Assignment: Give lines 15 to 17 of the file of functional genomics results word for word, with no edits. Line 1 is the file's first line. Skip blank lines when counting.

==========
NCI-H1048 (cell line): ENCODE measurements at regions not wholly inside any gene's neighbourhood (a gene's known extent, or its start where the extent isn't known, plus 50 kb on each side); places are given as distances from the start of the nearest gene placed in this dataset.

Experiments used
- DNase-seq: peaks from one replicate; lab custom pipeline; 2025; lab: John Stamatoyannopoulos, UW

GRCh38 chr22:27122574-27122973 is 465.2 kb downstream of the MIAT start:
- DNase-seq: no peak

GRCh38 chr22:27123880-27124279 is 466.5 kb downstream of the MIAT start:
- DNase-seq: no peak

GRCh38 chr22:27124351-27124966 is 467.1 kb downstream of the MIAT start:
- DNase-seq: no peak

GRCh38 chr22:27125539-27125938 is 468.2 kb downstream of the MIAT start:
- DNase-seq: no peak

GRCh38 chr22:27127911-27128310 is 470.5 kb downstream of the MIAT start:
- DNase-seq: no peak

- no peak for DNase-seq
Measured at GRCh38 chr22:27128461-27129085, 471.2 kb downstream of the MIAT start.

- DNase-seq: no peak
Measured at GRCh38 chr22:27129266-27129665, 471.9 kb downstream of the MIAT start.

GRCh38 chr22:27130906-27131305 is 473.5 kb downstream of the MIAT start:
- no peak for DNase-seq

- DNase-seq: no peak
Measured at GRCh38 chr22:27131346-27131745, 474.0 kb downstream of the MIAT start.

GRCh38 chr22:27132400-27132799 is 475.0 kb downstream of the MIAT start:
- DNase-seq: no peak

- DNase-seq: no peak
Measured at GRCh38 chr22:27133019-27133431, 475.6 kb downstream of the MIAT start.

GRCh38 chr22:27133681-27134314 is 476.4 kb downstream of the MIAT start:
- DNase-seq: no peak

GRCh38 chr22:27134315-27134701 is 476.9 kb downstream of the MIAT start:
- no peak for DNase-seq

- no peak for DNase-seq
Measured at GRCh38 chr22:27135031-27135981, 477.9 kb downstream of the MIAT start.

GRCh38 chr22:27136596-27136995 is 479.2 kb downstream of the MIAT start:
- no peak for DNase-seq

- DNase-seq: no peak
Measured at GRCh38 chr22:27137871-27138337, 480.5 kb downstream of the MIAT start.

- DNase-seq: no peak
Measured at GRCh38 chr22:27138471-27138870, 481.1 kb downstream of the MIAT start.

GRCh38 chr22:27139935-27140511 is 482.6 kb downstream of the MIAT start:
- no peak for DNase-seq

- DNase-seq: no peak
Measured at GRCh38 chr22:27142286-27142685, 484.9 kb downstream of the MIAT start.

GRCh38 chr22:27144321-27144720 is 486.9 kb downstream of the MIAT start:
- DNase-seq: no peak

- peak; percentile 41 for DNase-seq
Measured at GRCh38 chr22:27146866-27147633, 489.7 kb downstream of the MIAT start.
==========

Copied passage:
Measured at GRCh38 chr22:27128461-27129085, 471.2 kb downstream of the MIAT start.

- DNase-seq: no peak
Measured at GRCh38 chr22:27129266-27129665, 471.9 kb downstream of the MIAT start.